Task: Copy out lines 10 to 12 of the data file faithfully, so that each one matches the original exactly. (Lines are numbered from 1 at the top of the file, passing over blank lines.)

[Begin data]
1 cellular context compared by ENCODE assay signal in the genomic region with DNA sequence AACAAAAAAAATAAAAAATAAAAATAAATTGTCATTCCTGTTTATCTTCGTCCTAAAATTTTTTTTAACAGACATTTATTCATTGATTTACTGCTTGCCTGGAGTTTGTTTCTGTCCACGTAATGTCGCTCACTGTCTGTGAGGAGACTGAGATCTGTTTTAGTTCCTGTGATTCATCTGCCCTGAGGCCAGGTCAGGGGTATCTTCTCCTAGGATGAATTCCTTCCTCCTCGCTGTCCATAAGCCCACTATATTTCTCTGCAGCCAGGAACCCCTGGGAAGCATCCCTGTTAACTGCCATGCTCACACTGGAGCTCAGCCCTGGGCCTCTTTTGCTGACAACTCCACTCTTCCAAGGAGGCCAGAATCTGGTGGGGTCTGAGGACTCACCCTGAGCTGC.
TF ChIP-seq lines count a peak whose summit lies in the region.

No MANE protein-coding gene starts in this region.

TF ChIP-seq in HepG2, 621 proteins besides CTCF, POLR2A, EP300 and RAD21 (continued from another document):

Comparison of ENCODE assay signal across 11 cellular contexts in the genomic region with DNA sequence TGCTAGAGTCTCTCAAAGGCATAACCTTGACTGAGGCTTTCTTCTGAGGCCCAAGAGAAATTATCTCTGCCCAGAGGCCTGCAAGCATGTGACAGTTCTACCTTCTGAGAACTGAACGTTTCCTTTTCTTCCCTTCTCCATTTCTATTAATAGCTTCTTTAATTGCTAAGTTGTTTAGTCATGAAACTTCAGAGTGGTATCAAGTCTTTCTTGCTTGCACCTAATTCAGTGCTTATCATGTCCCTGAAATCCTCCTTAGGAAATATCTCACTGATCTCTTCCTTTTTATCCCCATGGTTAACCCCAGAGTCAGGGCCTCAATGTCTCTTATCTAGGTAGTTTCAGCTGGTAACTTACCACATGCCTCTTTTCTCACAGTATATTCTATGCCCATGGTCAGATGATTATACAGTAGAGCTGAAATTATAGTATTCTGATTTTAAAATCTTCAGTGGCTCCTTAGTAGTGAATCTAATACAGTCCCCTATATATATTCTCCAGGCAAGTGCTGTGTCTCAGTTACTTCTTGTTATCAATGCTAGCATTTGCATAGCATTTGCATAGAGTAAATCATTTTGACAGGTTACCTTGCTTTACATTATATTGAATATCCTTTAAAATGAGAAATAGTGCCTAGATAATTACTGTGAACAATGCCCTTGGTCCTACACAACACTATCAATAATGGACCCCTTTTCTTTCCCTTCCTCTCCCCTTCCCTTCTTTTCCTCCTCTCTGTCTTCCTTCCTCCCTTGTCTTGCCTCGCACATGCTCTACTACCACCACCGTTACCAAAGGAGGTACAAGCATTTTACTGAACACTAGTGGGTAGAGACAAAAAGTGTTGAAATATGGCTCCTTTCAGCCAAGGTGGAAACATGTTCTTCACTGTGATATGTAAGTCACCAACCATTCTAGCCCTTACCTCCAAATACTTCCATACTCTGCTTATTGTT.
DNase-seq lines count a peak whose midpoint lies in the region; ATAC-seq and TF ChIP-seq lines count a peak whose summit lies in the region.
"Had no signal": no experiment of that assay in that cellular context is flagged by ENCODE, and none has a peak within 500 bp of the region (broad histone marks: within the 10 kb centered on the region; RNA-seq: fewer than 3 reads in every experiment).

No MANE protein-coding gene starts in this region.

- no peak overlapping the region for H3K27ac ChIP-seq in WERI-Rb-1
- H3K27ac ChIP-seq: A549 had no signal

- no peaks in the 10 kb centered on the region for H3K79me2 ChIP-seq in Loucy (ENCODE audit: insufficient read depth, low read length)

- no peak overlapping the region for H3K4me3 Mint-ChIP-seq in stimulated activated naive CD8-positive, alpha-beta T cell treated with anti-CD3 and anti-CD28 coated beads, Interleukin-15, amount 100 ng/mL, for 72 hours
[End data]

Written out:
- H3K27ac ChIP-seq: A549 had no signal

- no peaks in the 10 kb centered on the region for H3K79me2 ChIP-seq in Loucy (ENCODE audit: insufficient read depth, low read length)

- no peak overlapping the region for H3K4me3 Mint-ChIP-seq in stimulated activated naive CD8-positive, alpha-beta T cell treated with anti-CD3 and anti-CD28 coated beads, Interleukin-15, amount 100 ng/mL, for 72 hours